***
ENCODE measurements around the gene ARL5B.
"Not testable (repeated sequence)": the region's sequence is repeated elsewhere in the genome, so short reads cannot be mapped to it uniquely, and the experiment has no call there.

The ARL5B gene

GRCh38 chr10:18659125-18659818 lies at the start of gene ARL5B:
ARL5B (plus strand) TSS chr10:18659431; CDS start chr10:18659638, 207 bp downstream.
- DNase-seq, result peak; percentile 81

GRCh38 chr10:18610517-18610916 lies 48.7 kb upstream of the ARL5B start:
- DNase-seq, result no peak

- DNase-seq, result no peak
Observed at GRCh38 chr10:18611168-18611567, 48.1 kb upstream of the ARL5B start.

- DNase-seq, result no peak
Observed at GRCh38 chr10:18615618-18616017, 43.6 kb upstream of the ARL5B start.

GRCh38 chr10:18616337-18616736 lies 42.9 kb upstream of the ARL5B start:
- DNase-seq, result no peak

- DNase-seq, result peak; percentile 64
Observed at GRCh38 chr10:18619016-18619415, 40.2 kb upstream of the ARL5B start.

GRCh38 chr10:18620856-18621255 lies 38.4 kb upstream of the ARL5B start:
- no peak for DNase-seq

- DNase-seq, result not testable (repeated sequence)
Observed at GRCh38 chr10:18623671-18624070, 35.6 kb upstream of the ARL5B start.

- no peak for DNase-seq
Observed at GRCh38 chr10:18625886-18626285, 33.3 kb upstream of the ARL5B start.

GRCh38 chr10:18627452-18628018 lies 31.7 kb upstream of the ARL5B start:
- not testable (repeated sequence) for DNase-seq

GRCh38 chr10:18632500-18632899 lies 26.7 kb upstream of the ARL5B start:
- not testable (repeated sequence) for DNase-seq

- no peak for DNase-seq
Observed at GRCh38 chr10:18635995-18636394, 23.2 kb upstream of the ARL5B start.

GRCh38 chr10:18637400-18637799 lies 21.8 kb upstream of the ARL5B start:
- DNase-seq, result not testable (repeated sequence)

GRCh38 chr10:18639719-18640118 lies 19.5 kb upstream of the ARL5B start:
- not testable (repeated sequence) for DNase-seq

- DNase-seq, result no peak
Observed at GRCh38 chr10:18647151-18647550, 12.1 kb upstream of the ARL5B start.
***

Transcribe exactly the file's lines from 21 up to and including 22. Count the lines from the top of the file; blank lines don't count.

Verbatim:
- no peak for DNase-seq
Observed at GRCh38 chr10:18625886-18626285, 33.3 kb upstream of the ARL5B start.